What ‘The Economist’ Doesn’t Get About Patents

pinnochio-conceptIn what can only be characterized as a bizarre, rambling, and intellectually dishonest article, The Economist has inexplicably taken the position that patents are not necessary for innovation. This anti-patent hit piece is full of inaccuracies and outright falsehoods, masquerading as thoughtful commentary on an issue where the authors are quite clearly ignorant.

In an article titled A question of utility, which published on August 8, 2015, the author argues that there is plenty of evidence to suggest that patents are unnecessary and simply do not promote innovation. A lofty claim no doubt, but by the time you finish reading the article you are wondering exactly how any sane, rational person could conclude there is “plenty of evidence” to support the conclusion. If there is so much evidence to support the proposition, then why wasn’t any objective evidence provided in the article?

The article takes the reader on a journey through history, discussing how patents were not necessary for innovation at various times during the 17th, 18th and 19th centuries, as if the world as it existed 150+ years ago offers useful clues for business and innovation today. The complexity of innovation today and the required investment necessary to innovate, as well as the highly speculative nature of innovation, seems lost on the author. It is surprising, and disappointing, that a publication like The Economist would turn a blind-eye to the underlying financial realities of innovation. One would expect the editors of The Economist to have a better sense of the business realities and not pretend that the state of innovation and how it occurred prior to or even during the Industrial Revolution sheds any light on how innovators and investors operate during the Information Age of today.



False Claims About the Industrial Revolution

With respect to the Industrial Revolution, the article makes an assertion that is simply untrue, which should call into question the entire premise of the article. At one point the article makes what the authors characterize as a “knockout argument.” They write: “[M]ost of the wonders of the modern age, from mule-spinning to railways, steamships to gas lamps, seemed to have emerged without the help of patents. If the Industrial Revolution didn’t need them, why have them at all?”

If inventors during the Industrial Revolution did not rely on patents, then perhaps that would be some evidence that patents are not necessary for at least some types of innovation. Unfortunately, the truth is quite different. Not only did inventors turn to the patent system to protect their innovations during the Industrial Revolution, numerous scholars — including a Nobel Laureate — conclude that the existence of the patent system in England provided the predicate for the Industrial Revolution.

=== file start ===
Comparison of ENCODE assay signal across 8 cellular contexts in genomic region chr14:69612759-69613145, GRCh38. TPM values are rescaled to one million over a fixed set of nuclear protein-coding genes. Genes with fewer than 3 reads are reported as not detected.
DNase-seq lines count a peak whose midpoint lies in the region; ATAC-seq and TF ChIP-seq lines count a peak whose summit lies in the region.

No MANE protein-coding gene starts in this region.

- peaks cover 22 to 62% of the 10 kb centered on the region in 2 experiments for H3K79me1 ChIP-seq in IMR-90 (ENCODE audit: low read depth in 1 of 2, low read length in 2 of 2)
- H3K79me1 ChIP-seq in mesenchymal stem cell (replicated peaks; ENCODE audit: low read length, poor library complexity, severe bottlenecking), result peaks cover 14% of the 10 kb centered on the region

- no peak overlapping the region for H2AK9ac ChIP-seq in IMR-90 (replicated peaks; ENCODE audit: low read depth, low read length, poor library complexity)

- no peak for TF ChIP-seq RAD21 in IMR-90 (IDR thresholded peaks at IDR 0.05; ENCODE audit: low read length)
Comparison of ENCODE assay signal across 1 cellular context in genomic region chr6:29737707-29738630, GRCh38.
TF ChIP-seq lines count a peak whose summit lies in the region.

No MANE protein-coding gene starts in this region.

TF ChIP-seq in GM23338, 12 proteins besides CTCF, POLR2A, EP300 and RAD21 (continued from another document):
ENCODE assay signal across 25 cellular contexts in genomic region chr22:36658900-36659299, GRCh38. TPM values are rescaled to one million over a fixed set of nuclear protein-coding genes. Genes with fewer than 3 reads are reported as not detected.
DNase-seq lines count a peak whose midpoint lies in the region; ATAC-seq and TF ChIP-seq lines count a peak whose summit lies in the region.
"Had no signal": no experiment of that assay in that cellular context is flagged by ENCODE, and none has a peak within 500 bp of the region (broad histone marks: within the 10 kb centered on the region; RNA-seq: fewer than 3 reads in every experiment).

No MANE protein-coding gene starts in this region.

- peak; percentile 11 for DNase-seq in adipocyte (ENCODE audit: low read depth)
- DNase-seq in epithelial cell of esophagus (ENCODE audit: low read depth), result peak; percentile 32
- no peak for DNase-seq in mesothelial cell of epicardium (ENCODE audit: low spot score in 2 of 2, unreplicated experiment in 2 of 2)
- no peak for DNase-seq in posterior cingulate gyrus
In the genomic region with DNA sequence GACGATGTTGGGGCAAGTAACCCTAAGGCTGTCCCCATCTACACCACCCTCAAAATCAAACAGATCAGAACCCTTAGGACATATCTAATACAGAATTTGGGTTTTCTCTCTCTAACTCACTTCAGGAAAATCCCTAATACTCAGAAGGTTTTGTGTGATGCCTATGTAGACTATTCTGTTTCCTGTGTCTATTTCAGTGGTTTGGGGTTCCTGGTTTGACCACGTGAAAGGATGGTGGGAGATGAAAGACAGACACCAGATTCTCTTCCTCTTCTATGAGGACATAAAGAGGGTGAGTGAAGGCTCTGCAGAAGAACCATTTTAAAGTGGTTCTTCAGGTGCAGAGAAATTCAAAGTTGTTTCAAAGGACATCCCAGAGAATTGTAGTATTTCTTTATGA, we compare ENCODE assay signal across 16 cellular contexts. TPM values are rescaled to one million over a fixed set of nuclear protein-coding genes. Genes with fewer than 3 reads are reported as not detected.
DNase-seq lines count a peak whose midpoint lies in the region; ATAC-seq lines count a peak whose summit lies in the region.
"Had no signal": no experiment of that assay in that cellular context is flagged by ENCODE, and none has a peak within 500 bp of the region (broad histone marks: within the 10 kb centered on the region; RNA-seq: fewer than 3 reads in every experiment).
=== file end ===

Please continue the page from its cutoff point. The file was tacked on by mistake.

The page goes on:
First, according to Dr. Mariano Zukerfeld, “patenting trends in England skyrocketed toward the end of the 18th century.” Indeed, patent grants in England started to significantly increase beginning in 1757 and continued to increase throughout the Industrial Revolution. Zukerfeld also concludes that “the English patent system contributed to the industrial revolution by a curious and unintended balance: it encouraged dreams of individual enrichment that were not going to be realized for the vast majority of the inventors.” Therefore, patents worked as they were designed — as an incentive to innovate. Indeed, patents during the Industrial Revolution fostered innovative activity much as they do today.

Moreover, according to Sean Bottomly, author of The British Patent System and the Industrial Revolution, during the eighteenth and nineteenth centuries inventors were able to obtain and enforce patent rights in England with relative ease, thus encouraging them to develop the new technology industrialization required. Bottomly writes:

There are three reasons to suppose that patents did play at least some role during the Industrial Revolution. First, as Mokyr points out, the number of patents awarded in England began to increase in the 1750s and 60s… Second, until patent laws were passed in France and the United States in 1790s, no other country in he world (with the exception of the Venetian Republic) had instituted a functional patent system that inventors chose to use on a regular basis… Third, very few important inventions or inventors of the Industrial Revolution bypassed the patent system entirely.

Indeed, it is perplexing that The Economist would use steam engines as an example where patents played no role. Steam engines are almost always pointed to by most patent critics as a terrible example of the patent system run amok because there were so many patents on the steam engine technology. Furthermore, one of the most common sayings of all time comes as the result of a patented innovation in steam engine technology. As Ray Millien wrote for us several years ago, the saying “the real McCoy” is in tribute to inventor Elijah McCoy. Millien explained: